Argentina Appeals New York Bond Judge’s Contempt FindingBob Van Voris and Phil Milford
Argentina asked an appeals court to reverse a ruling that it’s in contempt of court for disobeying the U.S. judge overseeing suits stemming from its 2001 sovereign debt default.
Argentina asked the New York-based appeals court to overturn the finding of U.S. District Judge Thomas P. Griesa that the country is in civil contempt of court for its plan to shift control over payments of its restructured debt to Buenos Aires, according to a court filing yesterday.
Griesa in September said that Argentine officials wrongly tried to replace Bank of New York Mellon Corp. with Nacion Fideicomisos SA, a government-controlled bank, as indenture trustee for the restructured debt. Argentina is also appealing Griesa’s order finding that the plan to pay the bonds locally, outside the reach of his court, is illegal.
A group of bondholders asked Griesa to fine Argentina $50,000 a day until it complies with his orders. Griesa hasn’t ruled on that request.
Argentina, which hasn’t paid numerous court judgments in favor of defaulted bondholders, may also ignore any fine the judge imposes to force it to comply, lawyers following the case have said.
The nation hasn’t paid a sanction imposed against it in a 2000 case in which a U.S. insurer claimed $4.2 million and won. That amount has grown to $29 million, including interest, attorney fees and a $4,000-a-day sanction for violating a court order.
Griesa is overseeing lawsuits involving bonds Argentina repudiated in 2001 when the South American country defaulted on a record $95 billion, roiling international markets and blocking the nation’s access to credit. Argentina exchanged 92 percent of its defaulted bonds for new ones, at a sharp discount, in restructurings in 2005 and 2010. A group led by Paul Singer’s Elliott Management Corp. hedge fund is trying to recover full payment for their defaulted bonds.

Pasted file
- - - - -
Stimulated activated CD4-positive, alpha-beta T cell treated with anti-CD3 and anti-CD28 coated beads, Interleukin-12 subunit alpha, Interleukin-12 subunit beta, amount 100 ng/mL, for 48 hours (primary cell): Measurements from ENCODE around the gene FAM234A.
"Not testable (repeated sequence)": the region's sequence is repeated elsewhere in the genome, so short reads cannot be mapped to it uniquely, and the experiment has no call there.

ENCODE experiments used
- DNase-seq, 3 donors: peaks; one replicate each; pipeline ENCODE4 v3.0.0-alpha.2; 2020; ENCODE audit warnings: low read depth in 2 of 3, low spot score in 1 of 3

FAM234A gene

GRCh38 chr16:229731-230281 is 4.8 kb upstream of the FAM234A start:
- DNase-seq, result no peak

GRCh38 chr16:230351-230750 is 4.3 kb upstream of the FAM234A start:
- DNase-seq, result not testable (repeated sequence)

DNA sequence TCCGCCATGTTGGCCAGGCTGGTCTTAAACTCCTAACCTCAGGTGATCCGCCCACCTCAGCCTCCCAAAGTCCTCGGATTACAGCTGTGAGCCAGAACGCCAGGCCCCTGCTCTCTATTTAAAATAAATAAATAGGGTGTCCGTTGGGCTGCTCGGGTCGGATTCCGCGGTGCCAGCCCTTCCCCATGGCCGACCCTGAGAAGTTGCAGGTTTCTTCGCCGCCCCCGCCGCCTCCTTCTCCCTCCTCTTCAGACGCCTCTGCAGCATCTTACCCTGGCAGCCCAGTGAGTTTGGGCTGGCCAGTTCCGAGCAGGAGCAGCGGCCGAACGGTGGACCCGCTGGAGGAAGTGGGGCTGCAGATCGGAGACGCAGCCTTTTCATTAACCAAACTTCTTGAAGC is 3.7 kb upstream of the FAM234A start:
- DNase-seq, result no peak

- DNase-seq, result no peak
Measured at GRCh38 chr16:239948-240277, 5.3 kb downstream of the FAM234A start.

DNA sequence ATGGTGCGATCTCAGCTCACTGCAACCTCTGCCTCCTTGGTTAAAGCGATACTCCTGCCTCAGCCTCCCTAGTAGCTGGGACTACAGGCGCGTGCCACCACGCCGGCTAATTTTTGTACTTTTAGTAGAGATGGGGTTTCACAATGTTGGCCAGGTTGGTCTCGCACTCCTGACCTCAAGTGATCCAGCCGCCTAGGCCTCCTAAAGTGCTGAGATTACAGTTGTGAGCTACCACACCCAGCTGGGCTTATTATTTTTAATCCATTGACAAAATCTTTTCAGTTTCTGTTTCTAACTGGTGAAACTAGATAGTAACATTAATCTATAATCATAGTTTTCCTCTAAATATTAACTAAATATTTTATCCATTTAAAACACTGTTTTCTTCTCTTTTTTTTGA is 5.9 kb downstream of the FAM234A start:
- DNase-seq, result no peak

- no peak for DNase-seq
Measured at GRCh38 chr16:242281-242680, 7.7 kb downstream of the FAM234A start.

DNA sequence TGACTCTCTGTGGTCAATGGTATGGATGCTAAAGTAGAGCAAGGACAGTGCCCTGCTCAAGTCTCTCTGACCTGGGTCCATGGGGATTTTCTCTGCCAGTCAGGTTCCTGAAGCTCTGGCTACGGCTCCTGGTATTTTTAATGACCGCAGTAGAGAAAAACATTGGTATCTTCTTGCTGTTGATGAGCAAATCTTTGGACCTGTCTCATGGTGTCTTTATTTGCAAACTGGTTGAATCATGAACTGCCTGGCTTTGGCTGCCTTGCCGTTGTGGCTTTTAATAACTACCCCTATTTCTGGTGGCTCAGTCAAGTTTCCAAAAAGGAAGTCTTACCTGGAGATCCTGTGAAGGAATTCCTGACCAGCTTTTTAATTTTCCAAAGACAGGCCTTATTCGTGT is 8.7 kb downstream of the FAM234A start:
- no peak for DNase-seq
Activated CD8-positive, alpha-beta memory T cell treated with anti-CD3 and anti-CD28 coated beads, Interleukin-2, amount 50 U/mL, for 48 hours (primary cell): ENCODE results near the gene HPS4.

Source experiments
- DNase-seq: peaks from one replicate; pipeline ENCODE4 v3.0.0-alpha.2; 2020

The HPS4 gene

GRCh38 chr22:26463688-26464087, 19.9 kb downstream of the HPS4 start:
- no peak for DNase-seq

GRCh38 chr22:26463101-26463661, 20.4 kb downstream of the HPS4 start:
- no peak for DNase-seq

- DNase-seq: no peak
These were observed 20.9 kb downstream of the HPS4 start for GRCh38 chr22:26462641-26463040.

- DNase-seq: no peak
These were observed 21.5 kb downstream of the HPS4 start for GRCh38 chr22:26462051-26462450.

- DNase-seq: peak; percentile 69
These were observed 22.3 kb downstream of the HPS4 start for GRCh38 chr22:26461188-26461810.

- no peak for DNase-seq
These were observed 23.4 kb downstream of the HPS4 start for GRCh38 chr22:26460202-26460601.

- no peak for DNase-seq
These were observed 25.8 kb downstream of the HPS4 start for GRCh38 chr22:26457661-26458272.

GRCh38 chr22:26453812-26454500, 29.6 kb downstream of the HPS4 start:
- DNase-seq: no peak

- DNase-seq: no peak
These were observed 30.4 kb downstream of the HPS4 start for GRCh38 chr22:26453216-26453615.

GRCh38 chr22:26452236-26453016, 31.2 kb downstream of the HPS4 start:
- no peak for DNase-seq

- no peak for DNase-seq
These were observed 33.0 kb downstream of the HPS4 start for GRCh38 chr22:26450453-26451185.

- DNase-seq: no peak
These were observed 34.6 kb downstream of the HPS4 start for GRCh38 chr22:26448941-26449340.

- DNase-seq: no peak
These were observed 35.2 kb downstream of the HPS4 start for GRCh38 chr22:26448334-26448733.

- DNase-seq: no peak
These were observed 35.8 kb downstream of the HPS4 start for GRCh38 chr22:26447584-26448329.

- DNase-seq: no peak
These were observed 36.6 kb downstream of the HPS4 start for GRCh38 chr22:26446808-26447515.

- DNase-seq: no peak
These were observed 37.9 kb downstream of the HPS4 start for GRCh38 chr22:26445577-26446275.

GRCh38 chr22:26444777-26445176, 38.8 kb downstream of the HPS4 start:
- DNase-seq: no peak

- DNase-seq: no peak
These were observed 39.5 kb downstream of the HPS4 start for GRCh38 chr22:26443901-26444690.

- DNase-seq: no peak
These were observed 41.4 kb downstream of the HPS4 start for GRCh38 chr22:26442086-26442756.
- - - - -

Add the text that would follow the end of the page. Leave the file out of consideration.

Griesa ruled in 2012 that Argentina can’t pay holders of the restructured bonds as long as it refuses to pay off the holders of the defaulted debt. The U.S. Court of Appeals in New York upheld that ruling and it took effect after the U.S. Supreme Court declined to hear the case in June.
Argentine officials have vowed never to pay the holders of its defaulted debt, calling them “vultures.”
Griesa’s orders triggered a new default on Argentina’s performing debt when BNY Mellon, the bond trustee, refused to forward a $539 million payment on July 30.
The republic on Sept. 30 deposited $161 million in payments intended for performing-debt holders, with Nacion Fideicomisos.
Griesa yesterday expanded the power of his Special Master Daniel A. Pollack to take on additional cases in conducting settlement negotiations with plaintiffs and Argentina. Pollack, chosen as mediator in June, is managing partner of the law firm McCarter & English in New York.
The case is NML Capital Ltd. v. Republic of Argentina, 08-cv-06978, U.S. District Court, Southern District of New York (Manhattan).